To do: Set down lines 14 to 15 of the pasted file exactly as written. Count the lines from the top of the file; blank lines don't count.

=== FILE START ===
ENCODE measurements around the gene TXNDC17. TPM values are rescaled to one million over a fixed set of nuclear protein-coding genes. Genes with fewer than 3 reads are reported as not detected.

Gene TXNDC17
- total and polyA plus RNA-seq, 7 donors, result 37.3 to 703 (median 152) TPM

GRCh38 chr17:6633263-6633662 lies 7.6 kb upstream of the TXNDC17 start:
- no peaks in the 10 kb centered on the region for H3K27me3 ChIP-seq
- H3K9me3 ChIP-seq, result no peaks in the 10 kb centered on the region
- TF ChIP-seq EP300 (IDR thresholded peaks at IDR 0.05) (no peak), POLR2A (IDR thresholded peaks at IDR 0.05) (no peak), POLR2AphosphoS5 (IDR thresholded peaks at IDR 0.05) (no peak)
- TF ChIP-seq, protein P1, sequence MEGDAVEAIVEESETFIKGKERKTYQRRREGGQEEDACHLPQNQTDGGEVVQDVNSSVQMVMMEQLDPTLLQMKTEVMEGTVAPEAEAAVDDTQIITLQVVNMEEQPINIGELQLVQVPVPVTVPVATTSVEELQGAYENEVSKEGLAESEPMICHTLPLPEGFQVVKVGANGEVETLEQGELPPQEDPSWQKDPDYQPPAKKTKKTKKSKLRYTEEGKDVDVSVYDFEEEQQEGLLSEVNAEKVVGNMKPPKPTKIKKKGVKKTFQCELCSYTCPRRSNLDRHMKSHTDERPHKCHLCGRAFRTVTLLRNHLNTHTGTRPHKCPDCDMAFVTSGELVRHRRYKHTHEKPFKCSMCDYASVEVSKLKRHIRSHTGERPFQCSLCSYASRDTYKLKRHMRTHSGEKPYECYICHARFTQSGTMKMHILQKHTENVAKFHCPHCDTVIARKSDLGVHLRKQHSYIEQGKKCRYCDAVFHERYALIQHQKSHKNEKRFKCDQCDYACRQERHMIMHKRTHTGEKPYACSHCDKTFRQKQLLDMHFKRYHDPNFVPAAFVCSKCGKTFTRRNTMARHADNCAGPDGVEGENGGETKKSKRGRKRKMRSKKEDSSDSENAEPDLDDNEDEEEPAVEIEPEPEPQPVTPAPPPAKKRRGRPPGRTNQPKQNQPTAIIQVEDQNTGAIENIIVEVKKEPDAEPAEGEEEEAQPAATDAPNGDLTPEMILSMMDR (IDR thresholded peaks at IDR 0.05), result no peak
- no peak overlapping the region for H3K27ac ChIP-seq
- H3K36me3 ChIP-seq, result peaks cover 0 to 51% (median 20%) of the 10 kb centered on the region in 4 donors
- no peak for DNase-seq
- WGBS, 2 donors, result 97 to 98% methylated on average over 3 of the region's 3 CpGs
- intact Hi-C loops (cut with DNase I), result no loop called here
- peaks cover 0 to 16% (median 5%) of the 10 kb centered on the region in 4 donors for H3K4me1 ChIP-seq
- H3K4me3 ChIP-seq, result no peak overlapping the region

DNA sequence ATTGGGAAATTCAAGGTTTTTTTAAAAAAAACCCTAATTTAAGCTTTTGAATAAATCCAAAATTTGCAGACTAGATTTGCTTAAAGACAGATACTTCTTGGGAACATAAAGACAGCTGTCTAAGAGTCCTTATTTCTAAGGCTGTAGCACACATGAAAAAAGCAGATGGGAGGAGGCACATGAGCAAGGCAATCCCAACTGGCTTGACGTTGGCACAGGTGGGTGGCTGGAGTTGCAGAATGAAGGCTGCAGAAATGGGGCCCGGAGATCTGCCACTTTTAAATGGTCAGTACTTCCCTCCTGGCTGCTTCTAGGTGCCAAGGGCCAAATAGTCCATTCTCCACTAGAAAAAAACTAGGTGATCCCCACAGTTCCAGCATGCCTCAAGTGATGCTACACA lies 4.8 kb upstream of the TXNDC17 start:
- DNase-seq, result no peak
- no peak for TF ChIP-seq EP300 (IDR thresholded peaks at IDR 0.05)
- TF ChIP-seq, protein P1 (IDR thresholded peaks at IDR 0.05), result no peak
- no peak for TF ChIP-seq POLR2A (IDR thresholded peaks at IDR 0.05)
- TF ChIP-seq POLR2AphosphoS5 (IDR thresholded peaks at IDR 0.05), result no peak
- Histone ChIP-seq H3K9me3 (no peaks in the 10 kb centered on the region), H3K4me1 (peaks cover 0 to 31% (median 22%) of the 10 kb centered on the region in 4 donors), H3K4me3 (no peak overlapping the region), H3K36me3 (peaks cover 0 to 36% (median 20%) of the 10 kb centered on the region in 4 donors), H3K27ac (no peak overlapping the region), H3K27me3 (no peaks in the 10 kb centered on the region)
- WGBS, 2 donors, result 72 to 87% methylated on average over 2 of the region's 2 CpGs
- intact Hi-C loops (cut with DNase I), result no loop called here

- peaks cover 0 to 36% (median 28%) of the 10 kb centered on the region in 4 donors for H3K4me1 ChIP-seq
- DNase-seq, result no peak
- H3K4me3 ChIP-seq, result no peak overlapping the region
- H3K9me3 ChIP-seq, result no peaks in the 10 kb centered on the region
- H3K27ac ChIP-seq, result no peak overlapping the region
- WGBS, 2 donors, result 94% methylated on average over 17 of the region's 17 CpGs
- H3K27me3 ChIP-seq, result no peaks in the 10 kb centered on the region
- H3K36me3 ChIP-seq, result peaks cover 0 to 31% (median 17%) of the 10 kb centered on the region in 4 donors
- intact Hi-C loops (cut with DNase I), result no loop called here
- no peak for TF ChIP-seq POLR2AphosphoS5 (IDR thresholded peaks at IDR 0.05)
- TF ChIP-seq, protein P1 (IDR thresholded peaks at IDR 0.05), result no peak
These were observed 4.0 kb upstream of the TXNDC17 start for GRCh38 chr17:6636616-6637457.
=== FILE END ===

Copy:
- peaks cover 0 to 16% (median 5%) of the 10 kb centered on the region in 4 donors for H3K4me1 ChIP-seq
- H3K4me3 ChIP-seq, result no peak overlapping the region